Format

Send to

Choose Destination
Biol Psychiatry. 2011 Sep 1;70(5):408-14. doi: 10.1016/j.biopsych.2011.05.005. Epub 2011 Jun 16.

Paternal transmission of stress-induced pathologies.

Author information

1
Fishberg Department of Neuroscience and Friedman Brain Institute, Mount Sinai School of Medicine, New York, New York, USA.

Abstract

BACKGROUND:

There has been recent interest in the possibility that epigenetic mechanisms might contribute to the transgenerational transmission of stress-induced vulnerability. Here, we focused on possible paternal transmission with the social defeat stress paradigm.

METHODS:

Adult male mice exposed to chronic social defeat stress or control nondefeated mice were bred with normal female mice, and their offspring were assessed behaviorally for depressive- and anxiety-like measures. Plasma levels of corticosterone and vascular endothelial growth factor were also assayed. To directly assess the role of epigenetic mechanisms, we used in vitro fertilization (IVF); behavioral assessments were conducted on offspring of mice from IVF-control and IVF-defeated fathers.

RESULTS:

We show that both male and female offspring from defeated fathers exhibit increased measures of several depression- and anxiety-like behaviors. The male offspring of defeated fathers also display increased baseline plasma levels of corticosterone and decreased levels of vascular endothelial growth factor. However, most of these behavioral changes were not observed when offspring were generated through IVF.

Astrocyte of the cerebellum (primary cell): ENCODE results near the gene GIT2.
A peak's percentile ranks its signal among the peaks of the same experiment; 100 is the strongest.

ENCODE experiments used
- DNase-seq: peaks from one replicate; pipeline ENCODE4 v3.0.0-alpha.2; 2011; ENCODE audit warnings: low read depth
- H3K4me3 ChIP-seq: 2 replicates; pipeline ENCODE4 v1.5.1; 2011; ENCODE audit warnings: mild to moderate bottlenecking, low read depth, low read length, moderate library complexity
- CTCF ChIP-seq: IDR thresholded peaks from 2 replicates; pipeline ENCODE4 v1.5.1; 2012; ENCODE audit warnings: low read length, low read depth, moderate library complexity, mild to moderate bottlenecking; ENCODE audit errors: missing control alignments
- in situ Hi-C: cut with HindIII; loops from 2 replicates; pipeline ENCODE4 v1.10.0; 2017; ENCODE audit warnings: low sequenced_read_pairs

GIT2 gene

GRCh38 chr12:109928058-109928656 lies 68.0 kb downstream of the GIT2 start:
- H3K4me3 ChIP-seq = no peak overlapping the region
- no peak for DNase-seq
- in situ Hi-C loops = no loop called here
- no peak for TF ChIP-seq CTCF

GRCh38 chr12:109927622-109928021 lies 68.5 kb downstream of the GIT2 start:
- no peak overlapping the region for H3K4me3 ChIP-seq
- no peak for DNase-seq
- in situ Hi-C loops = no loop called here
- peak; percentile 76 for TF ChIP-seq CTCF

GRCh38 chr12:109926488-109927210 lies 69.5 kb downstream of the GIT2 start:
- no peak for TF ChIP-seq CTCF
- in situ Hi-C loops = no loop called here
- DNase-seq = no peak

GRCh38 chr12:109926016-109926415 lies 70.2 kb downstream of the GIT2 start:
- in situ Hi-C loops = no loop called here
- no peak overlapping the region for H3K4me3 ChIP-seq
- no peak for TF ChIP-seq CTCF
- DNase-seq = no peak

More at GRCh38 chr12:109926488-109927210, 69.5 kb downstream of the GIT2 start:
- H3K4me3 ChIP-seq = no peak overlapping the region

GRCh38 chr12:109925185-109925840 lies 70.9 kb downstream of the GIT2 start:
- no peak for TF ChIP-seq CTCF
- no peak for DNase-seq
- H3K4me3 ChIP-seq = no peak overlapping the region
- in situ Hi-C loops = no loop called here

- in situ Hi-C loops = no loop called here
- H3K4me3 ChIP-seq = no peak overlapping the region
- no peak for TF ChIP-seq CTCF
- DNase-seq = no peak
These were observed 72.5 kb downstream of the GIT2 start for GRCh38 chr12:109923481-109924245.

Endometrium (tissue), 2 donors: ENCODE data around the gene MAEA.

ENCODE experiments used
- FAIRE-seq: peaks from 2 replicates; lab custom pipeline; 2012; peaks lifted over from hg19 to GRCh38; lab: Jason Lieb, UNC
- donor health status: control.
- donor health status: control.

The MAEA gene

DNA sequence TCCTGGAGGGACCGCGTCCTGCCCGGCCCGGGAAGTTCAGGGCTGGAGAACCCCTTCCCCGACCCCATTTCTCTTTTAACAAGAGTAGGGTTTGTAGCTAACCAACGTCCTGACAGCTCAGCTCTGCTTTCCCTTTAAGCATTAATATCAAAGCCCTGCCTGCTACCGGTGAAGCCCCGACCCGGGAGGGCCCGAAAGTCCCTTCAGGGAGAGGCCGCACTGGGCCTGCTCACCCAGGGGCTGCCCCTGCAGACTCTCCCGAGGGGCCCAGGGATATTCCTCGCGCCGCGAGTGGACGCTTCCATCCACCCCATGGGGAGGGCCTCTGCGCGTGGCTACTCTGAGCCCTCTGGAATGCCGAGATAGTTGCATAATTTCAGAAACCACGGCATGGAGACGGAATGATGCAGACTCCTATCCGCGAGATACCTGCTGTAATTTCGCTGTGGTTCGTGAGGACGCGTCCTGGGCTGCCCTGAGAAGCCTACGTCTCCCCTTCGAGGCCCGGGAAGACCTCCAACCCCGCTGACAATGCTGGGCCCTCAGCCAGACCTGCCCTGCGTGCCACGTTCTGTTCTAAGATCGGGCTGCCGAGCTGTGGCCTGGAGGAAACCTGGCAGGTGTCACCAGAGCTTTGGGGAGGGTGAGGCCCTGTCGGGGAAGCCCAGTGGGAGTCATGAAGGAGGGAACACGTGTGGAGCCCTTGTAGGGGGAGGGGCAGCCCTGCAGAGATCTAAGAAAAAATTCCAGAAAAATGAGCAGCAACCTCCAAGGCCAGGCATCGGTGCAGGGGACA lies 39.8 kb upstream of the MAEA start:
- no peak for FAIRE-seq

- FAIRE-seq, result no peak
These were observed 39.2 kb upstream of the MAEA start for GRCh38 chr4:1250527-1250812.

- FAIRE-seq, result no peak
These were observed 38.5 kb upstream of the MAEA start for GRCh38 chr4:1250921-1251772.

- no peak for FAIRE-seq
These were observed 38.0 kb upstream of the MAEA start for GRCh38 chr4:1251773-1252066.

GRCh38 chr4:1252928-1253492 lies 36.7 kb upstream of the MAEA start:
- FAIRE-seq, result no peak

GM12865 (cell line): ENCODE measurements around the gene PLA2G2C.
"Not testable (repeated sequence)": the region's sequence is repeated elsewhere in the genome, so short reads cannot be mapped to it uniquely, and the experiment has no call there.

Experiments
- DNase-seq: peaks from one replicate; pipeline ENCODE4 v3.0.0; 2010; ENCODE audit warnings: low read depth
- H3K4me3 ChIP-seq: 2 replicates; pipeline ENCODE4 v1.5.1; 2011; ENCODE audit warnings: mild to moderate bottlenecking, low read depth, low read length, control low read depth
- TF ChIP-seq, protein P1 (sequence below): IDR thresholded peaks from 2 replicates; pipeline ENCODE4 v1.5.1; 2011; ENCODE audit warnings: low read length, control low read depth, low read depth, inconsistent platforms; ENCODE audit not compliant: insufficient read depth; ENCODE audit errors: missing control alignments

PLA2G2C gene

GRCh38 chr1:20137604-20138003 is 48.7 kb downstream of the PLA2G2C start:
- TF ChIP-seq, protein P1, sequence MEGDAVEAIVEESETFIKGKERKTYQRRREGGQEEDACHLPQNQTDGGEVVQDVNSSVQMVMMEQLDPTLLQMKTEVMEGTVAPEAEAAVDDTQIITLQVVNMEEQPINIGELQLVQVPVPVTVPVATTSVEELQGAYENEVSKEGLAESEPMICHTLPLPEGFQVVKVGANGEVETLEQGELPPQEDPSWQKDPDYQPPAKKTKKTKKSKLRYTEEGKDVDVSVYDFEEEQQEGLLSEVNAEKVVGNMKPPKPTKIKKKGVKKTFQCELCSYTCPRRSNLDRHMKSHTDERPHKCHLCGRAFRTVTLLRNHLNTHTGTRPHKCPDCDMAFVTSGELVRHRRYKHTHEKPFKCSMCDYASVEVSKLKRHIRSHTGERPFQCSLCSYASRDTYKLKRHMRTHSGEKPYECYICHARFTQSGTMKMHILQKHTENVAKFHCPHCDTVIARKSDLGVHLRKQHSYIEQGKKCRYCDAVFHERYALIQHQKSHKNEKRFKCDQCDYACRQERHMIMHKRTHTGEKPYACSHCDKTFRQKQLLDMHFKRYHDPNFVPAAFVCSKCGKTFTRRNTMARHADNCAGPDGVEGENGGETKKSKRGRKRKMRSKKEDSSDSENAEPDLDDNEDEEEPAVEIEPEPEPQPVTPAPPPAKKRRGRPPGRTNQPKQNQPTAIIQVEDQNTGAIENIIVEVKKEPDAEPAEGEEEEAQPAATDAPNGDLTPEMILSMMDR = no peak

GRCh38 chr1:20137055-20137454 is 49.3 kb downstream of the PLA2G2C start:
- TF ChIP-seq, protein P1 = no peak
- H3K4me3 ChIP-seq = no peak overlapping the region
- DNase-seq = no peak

CONCLUSIONS:

These results suggest that, although behavioral adaptations that occur after chronic social defeat stress can be transmitted from the father to his male and female F1 progeny, only very subtle changes might be transmitted epigenetically under the conditions tested.

PMID:
21679926
PMCID:
PMC3217197
DOI:
10.1016/j.biopsych.2011.05.005
[Indexed for MEDLINE]
Free PMC Article

Supplemental Content

Full text links

Icon for Elsevier Science Icon for PubMed Central
Loading ...
Support Center